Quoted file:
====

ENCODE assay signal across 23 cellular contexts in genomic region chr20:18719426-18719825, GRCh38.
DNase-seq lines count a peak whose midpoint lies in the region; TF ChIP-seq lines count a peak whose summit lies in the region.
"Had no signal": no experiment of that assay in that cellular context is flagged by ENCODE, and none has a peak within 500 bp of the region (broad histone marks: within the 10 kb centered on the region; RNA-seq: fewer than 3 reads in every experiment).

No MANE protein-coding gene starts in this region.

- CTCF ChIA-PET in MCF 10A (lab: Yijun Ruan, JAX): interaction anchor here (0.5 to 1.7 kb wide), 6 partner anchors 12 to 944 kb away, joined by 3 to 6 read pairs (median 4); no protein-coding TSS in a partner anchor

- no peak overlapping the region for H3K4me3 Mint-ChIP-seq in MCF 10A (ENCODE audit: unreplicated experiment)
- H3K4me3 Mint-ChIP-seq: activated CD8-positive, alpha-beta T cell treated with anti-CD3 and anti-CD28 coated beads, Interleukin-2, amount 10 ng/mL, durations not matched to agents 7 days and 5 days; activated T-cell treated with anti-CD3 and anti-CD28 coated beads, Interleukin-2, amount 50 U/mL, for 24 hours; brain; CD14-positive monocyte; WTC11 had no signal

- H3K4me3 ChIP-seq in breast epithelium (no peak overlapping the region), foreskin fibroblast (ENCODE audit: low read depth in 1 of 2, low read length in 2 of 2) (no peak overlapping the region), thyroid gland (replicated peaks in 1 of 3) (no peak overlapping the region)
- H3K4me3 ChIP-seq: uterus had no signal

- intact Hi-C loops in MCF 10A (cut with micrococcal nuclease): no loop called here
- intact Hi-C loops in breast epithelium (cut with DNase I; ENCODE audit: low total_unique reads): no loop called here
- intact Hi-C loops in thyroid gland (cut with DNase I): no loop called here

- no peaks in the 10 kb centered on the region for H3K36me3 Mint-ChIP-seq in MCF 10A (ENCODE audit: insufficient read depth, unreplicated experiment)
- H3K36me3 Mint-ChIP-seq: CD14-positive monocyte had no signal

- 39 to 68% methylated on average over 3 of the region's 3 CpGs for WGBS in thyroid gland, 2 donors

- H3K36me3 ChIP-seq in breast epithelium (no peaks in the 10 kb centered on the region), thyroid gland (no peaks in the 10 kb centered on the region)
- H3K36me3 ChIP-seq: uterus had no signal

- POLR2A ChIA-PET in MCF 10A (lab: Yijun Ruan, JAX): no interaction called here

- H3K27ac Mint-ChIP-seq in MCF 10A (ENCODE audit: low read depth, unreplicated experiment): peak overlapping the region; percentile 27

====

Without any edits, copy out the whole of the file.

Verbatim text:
ENCODE assay signal across 23 cellular contexts in genomic region chr20:18719426-18719825, GRCh38.
DNase-seq lines count a peak whose midpoint lies in the region; TF ChIP-seq lines count a peak whose summit lies in the region.
"Had no signal": no experiment of that assay in that cellular context is flagged by ENCODE, and none has a peak within 500 bp of the region (broad histone marks: within the 10 kb centered on the region; RNA-seq: fewer than 3 reads in every experiment).

No MANE protein-coding gene starts in this region.

- CTCF ChIA-PET in MCF 10A (lab: Yijun Ruan, JAX): interaction anchor here (0.5 to 1.7 kb wide), 6 partner anchors 12 to 944 kb away, joined by 3 to 6 read pairs (median 4); no protein-coding TSS in a partner anchor

- no peak overlapping the region for H3K4me3 Mint-ChIP-seq in MCF 10A (ENCODE audit: unreplicated experiment)
- H3K4me3 Mint-ChIP-seq: activated CD8-positive, alpha-beta T cell treated with anti-CD3 and anti-CD28 coated beads, Interleukin-2, amount 10 ng/mL, durations not matched to agents 7 days and 5 days; activated T-cell treated with anti-CD3 and anti-CD28 coated beads, Interleukin-2, amount 50 U/mL, for 24 hours; brain; CD14-positive monocyte; WTC11 had no signal

- H3K4me3 ChIP-seq in breast epithelium (no peak overlapping the region), foreskin fibroblast (ENCODE audit: low read depth in 1 of 2, low read length in 2 of 2) (no peak overlapping the region), thyroid gland (replicated peaks in 1 of 3) (no peak overlapping the region)
- H3K4me3 ChIP-seq: uterus had no signal

- intact Hi-C loops in MCF 10A (cut with micrococcal nuclease): no loop called here
- intact Hi-C loops in breast epithelium (cut with DNase I; ENCODE audit: low total_unique reads): no loop called here
- intact Hi-C loops in thyroid gland (cut with DNase I): no loop called here

- no peaks in the 10 kb centered on the region for H3K36me3 Mint-ChIP-seq in MCF 10A (ENCODE audit: insufficient read depth, unreplicated experiment)
- H3K36me3 Mint-ChIP-seq: CD14-positive monocyte had no signal

- 39 to 68% methylated on average over 3 of the region's 3 CpGs for WGBS in thyroid gland, 2 donors

- H3K36me3 ChIP-seq in breast epithelium (no peaks in the 10 kb centered on the region), thyroid gland (no peaks in the 10 kb centered on the region)
- H3K36me3 ChIP-seq: uterus had no signal

- POLR2A ChIA-PET in MCF 10A (lab: Yijun Ruan, JAX): no interaction called here

- H3K27ac Mint-ChIP-seq in MCF 10A (ENCODE audit: low read depth, unreplicated experiment): peak overlapping the region; percentile 27